Germany’s westward advance in 1914 contained some of the most dramatic and unexpected moments of the First World War. The following events occurred before the two sides settled in for four years of grueling trench warfare.
Faced with solid Belgian fortifications, the Germans wheeled out the superweapons of their era.
Created by the Krupp firm, Big Bertha was a 420 mm howitzer, named after the wife of the head of the family. Early models were so large they could be moved only by rail. At the start of the war, the Krupp works rushed to make a road transported version.
Big Bertha was accompanied by the 305 mm howitzers of the Austrian Skoda company. These had to be disassembled and towed by tractor to the battlefront. They took 40 minutes to reassemble.
Together, these guns smashed the supposedly impregnable Belgian forts in mere days.
The Royal Munster Rearguard
In late August, the 2nd Battalion of the Royal Munster Fusiliers fought one of the war’s most effective rearguard actions.
They were given the task of holding their position while the rest of their Division withdrew. The Munsters held off a stronger German force, letting their comrades retreat without trouble. As they then pulled back, they drew the attention of much greater numbers of enemy troops.
Eventually cut off at Etreux on August 27, they were surrounded by an enemy force five or six times larger than their own. There they continued to fight for several more hours, keeping the Germans occupied.
At last, with their ammunition almost exhausted and most men injured, the Royal Munsters surrendered. The German soldiers taking them prisoner congratulated them on the way they had fought.
Swinging Under Bridges
In places, the British went to extraordinary lengths to try to prevent the German advance.
At the Battle of Mons, the British conducted an intense fighting retreat. Mons included several important bridges across a canal. Determined to prevent the Germans from taking them, before they withdrew the British set explosive charges on the bridges.
Unfortunately, triggering the charges was not as easy as setting them. At one bridge, Captain Wright of the Royal Engineers swung hand over hand back and forth beneath the bridge to connect the explosives. Despite his efforts, he was unable to destroy the bridge, and the Germans captured it.
The Minister of War Goes to War
The pressure of early German attacks almost broke the British Expeditionary Force (BEF). With their troops exhausted and morale crumbling, the British were clearly in trouble. The French, worried about their allies, contacted the British Government for help.
Lord Kitchener, the Minister for War, dressed in his full Field Marshal’s uniform left behind the safety of his Government office to travel to France. There he met on September 1 with Field Marshall Sir John French, the field commander of the BEF. The exhausted and demoralized Field Marshall was told in no uncertain terms British forces would continue to support their allies.
Waiting on Dinner
Sir John French may have wavered in his morale, but his attention to etiquette appears to have remained intact, even to the point of irrationality.
In mid-August, Lieutenant Edward Spears, British liaison, had the unhappy task of coordinating between the Field Marshal and the commanders of the French 5th Army. He could see the Germans pressing in and hear the accounts of both sides, but struggled to get the British commander to listen to how bad the situation was. On August 22, he was made to wait with vital intelligence about the 5th Army’s position, as Sir John was busy eating his dinner.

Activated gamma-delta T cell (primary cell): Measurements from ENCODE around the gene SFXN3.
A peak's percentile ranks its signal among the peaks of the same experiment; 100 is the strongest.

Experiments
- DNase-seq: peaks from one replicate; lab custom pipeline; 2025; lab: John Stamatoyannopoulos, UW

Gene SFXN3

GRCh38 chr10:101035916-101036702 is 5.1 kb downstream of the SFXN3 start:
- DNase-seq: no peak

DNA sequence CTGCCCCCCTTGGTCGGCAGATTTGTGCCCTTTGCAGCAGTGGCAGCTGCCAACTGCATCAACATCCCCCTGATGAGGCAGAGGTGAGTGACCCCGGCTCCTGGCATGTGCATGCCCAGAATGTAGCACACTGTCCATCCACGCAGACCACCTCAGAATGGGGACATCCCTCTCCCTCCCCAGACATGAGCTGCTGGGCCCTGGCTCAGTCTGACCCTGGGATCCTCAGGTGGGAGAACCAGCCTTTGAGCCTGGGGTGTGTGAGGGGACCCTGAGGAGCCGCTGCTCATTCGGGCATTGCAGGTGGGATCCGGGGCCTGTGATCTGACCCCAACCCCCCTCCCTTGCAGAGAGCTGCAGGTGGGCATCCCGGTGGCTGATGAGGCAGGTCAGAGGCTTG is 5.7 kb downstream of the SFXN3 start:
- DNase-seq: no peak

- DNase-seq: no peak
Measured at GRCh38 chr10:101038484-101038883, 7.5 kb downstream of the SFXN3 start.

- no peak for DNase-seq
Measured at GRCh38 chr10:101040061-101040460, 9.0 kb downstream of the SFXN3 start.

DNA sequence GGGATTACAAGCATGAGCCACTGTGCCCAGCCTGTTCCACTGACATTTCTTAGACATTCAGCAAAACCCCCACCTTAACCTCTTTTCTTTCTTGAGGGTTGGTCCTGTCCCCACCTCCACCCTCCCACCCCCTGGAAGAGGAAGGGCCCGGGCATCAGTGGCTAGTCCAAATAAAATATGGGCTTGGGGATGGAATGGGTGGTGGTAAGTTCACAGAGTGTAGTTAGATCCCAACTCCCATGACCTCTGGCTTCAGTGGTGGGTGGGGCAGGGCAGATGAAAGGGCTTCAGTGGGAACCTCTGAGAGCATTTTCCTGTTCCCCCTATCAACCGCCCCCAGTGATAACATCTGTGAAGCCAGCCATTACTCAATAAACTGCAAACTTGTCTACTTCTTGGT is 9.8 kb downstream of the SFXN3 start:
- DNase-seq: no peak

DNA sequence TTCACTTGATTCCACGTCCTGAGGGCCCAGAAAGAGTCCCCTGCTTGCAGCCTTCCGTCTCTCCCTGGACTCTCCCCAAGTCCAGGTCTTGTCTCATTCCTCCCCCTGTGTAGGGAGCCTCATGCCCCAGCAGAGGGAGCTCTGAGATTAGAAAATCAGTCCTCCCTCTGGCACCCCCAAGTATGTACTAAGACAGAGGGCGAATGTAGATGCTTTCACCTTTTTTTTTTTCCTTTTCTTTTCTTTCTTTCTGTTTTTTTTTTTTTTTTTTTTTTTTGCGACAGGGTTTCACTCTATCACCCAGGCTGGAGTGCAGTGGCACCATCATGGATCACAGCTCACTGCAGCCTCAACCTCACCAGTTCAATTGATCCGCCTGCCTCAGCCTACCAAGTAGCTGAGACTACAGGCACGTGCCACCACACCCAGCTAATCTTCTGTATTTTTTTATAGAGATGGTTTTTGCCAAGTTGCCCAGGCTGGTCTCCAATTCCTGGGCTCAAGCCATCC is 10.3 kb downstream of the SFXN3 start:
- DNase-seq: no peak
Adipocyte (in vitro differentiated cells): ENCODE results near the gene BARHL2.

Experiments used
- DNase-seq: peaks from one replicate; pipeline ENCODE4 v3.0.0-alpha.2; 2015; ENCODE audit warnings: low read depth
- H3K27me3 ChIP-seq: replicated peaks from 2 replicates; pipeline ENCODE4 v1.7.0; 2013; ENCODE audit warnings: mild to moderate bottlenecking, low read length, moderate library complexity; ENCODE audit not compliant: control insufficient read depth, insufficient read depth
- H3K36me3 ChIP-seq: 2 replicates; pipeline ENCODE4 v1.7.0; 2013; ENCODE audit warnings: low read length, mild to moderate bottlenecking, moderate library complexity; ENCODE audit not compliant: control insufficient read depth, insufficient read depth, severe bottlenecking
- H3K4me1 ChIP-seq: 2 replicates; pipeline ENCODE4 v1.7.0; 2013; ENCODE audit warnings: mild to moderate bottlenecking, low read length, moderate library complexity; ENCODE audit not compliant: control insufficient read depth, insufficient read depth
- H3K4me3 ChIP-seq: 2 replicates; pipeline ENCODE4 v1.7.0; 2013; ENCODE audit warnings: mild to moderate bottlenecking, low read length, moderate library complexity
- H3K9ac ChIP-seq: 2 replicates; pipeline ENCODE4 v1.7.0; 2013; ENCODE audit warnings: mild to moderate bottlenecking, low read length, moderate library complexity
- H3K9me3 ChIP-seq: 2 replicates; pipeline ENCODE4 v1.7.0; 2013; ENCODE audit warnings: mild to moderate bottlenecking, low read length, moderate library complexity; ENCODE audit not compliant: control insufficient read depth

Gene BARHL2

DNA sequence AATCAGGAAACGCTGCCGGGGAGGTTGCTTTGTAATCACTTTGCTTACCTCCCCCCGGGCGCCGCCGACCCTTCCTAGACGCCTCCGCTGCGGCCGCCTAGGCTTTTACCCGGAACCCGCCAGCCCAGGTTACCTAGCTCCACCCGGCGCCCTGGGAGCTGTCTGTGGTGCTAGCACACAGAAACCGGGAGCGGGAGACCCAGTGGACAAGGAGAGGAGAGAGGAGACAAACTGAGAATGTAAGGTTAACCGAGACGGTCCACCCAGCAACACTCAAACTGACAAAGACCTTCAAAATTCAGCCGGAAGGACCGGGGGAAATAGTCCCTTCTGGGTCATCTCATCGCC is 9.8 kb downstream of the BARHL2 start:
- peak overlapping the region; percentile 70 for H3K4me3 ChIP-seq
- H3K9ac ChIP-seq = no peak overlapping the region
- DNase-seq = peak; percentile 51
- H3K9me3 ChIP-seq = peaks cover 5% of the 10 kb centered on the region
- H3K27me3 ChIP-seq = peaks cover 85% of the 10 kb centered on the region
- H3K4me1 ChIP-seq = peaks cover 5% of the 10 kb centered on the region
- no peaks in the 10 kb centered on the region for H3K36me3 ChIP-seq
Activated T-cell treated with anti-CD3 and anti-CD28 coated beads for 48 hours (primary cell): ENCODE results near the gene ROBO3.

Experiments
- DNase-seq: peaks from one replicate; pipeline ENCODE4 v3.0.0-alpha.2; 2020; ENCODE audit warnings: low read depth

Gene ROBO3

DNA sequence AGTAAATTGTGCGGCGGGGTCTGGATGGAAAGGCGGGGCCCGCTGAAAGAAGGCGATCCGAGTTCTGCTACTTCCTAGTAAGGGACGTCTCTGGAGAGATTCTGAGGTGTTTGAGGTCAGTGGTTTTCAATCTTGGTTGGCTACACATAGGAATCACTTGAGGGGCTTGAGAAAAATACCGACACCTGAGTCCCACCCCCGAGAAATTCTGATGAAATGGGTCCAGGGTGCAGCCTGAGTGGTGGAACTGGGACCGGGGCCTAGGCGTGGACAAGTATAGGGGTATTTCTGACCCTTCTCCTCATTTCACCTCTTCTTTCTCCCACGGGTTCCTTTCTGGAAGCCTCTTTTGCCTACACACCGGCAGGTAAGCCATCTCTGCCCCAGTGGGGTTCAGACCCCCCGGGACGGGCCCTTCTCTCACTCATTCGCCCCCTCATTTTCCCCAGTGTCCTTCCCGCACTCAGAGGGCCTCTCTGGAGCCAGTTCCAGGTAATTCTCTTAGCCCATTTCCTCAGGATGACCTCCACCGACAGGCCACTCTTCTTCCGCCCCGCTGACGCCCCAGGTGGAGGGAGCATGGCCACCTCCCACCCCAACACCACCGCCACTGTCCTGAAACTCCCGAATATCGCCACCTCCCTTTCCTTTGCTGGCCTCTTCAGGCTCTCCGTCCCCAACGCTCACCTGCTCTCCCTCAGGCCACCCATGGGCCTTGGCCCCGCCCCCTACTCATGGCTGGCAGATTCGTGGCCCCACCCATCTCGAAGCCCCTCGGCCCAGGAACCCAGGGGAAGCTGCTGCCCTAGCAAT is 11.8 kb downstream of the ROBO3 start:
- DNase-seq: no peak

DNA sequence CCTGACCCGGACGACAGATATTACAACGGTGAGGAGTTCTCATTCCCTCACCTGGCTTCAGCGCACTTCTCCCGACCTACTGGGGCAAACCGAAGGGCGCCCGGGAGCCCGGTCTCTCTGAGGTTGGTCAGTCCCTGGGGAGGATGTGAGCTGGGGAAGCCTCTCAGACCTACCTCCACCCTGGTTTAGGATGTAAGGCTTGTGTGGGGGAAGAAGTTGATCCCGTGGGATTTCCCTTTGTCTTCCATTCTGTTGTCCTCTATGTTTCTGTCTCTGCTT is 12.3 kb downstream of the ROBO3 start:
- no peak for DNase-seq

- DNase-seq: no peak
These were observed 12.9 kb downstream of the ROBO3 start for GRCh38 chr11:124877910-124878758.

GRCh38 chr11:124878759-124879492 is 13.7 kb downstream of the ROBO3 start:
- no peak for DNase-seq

Caught Out Getting Coffee
Although some German troops were as exhausted as their opponents, others were over-confident. As they pushed the French, Belgians, and British back, they acted as if they had already won. At Senlis, a group of German soldiers stopped for refreshments in a café. As they were settling down, they were attacked by French rearguard troops still trying to hold the town.
When Writing Home Goes Wrong
The fate of one German cavalry officer was even more embarrassing.
Dressed up in his smart uniform, he had his chauffeur drive him into La Fère. There he went to the post office to send home the cards he had been writing.
Outside, French Territorial troops stared in amazement. They were guarding the town, and here was an enemy officer walking in as if he owned the place. Unable to believe their eyes, at first they did not know how to react.
By the time the cavalryman emerged, the Territorials were ready. They took him, prisoner; not such a great moment to write home about.
Five Cooks Form the Final Line
One of the biggest clashes was at Ypres, where the Allies finally held. Even there, they came close to being pushed back again. At one point, as the British struggled to keep the cream of the German Army at bay, a vital roadside cottage was taken and occupied by five cooks of the 5th Field Company, RE. Usually occupied feeding troops rather than fighting, they formed the final line of British soldiers capable of defending Ypres. As they held on in that cottage, the British line wavered but did not break.
A Bank of Bodies
That same road outside Ypres was the scene of one of the war’s more grizzly moments. German troops, thrown back by British infantry and artillery, took cover. To their opponents, it looked as if they were hiding behind a low bank. When the smoke cleared the awful truth was revealed; the Germans had taken cover behind a pile of corpses.
Martin Marix Evans (2002), Over the Top: Great Battles of the First World War.